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ROCHESTER – Rochester leaders are poised to expand a pool at one of the city's prominent parks into a full-blown aquatics center — lazy river and all.

The Rochester City Council indicated Monday it supported the $20 million project at Soldiers Field Memorial Park, which could start construction this spring if all goes well. No official action was taken, but the council is expected to sign off on final schematics and project bids over the next few months.

The project features a 50-meter pool, lazy river, water slides, a splash pad area and wading pool, as well as a redesigned bathhouse. Two concepts featured the same overall amenities, but council members and local swimming advocates favored the one that wouldn't affect the golf course at Soldiers Field.

"It really felt like a win-win," said Nick Miller, who lives near Soldiers Field and is part of the co-design task force behind the project.

Rochester will fund the project using $10 million in Destination Medical Center funding, $5 million in federal grant money and up to $7 million in parks and recreation referendum money. If construction begins this spring, the project will wrap up in time for the 2024 swim season.

City officials say it's unclear whether pool fees will increase as a result of the project; Mike Nigbur of the Parks and Recreation Department said staffers will work with local groups to determine whether a fee increase is needed.

The new aquatics center is part of a larger effort to expand recreation facilities in Rochester. The city recently finalized 10-year master plans for Soldiers Field and Silver Lake Park, and council members on Monday night reapproved a $200 million local sales tax request of the Minnesota Legislature, $65 million of which would fund a large-scale recreation center.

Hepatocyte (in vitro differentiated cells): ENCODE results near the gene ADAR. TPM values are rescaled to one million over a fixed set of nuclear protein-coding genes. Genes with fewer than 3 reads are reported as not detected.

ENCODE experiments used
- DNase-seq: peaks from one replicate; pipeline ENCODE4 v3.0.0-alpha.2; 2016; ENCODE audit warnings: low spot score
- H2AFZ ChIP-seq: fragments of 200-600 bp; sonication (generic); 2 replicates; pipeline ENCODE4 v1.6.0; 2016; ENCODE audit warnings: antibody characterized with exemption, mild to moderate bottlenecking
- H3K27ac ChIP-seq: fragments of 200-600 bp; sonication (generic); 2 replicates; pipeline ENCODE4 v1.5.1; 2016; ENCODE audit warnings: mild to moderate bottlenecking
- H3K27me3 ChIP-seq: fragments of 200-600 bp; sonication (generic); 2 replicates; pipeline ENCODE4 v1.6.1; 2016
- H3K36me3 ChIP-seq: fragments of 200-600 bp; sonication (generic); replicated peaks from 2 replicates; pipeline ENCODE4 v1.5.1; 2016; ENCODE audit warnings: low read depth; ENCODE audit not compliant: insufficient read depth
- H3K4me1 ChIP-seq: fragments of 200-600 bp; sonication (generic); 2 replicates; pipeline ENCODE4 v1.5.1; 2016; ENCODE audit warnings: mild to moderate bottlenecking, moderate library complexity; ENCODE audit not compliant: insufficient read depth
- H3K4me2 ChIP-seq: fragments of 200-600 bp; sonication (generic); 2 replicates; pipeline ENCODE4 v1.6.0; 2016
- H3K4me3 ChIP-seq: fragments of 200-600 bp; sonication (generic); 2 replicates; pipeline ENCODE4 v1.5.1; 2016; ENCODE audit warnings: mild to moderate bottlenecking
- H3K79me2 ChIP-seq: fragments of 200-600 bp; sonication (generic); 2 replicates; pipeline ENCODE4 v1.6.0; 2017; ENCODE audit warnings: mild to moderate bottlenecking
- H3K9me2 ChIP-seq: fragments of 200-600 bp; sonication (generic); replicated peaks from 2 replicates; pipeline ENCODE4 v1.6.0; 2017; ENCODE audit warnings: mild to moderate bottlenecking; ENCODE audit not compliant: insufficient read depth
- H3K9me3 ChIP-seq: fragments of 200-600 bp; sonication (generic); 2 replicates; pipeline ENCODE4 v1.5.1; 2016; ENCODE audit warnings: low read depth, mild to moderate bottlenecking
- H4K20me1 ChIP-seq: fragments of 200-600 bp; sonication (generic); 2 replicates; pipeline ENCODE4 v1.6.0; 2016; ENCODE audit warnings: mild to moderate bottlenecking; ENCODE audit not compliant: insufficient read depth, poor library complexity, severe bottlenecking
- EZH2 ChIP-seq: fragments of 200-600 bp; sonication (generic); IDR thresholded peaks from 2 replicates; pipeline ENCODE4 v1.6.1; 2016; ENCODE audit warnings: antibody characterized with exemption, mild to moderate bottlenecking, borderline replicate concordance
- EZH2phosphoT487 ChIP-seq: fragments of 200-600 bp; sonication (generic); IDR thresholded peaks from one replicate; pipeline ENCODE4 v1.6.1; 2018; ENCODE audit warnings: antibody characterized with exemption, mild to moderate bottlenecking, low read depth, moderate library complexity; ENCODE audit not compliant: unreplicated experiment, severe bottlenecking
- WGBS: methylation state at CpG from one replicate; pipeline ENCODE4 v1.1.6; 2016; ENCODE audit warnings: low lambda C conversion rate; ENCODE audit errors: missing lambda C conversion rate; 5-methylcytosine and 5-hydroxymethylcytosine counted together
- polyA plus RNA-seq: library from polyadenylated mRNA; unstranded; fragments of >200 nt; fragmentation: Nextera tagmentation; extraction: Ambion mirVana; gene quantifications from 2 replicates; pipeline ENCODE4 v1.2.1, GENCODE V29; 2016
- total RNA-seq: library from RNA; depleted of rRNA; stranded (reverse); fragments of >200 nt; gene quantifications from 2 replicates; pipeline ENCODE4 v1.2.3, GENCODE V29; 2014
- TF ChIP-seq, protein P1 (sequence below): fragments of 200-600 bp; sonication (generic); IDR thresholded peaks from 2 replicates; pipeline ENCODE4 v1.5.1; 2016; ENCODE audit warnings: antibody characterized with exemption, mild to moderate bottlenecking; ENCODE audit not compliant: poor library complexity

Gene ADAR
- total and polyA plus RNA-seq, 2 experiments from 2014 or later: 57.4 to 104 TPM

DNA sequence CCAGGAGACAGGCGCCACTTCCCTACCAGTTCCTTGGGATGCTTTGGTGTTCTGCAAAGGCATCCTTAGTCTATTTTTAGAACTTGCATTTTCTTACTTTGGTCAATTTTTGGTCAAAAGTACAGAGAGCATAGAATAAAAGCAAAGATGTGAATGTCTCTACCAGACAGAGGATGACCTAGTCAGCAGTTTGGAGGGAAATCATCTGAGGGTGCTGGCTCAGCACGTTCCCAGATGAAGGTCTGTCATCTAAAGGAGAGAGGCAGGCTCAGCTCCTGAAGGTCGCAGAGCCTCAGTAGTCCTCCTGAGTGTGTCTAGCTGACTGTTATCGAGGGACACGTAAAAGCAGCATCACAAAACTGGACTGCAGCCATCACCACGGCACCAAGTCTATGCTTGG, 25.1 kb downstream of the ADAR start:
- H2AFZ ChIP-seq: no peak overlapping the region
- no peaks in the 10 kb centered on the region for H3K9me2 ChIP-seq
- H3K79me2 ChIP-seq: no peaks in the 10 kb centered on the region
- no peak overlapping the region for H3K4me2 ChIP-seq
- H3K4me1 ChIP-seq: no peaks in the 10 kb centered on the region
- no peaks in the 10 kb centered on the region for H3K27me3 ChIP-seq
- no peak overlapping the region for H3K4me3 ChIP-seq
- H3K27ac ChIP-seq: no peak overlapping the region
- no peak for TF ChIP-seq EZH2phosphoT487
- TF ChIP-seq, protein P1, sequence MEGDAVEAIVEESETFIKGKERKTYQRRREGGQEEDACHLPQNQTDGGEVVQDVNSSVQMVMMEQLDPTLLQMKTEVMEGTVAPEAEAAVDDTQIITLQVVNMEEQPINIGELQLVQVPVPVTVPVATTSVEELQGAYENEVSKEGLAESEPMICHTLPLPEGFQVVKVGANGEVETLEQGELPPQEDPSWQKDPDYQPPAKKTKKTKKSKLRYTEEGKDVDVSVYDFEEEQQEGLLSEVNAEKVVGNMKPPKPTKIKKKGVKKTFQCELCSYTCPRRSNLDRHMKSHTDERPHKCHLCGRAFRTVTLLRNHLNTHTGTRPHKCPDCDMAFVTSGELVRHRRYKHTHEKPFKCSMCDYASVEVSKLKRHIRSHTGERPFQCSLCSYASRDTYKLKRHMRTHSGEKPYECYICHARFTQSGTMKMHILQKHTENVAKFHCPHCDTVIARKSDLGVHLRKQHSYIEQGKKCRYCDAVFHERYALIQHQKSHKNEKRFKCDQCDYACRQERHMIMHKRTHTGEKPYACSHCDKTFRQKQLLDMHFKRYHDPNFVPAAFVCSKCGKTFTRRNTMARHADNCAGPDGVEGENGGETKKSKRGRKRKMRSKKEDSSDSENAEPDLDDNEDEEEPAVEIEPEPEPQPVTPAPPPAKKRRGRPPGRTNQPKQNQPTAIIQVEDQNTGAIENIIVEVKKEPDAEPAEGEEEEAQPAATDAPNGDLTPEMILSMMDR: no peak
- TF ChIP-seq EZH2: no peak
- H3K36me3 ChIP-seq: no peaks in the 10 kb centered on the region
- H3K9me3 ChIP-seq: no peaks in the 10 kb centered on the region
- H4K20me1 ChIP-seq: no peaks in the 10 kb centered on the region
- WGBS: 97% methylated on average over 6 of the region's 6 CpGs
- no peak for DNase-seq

An expanded pool would also provide more swim time for residents, which swimming advocates say is sorely needed in a growing city with little access to pools or other places to swim.

Miller said he has waited in long lines to go swimming at Soldiers Field in the past. Yet he said he hasn't wanted to swim at Stewartville or other nearby communities with pool facilities.

"I really value Soldiers Field as one of my favorite places in town year-round," Miller said.

Several council members offered tweaks to the designs. Shaun Palmer said he'd rather see the current bathhouse replaced than renovated, while Molly Dennis urged the city to design the pool with future diving boards in mind — bringing the deepest part of the pool from 8 feet to 12 feet.

"If we're going to put this kind of money in … we should do this project right," she said.

Nigbur said the co-design task force didn't prioritize a diving area at the pool due to liability issues and the amount of space it would take up, which would cut down on pool access.

"You're taking away a third of the pool, 25 percent of the pool to accommodate that," he said.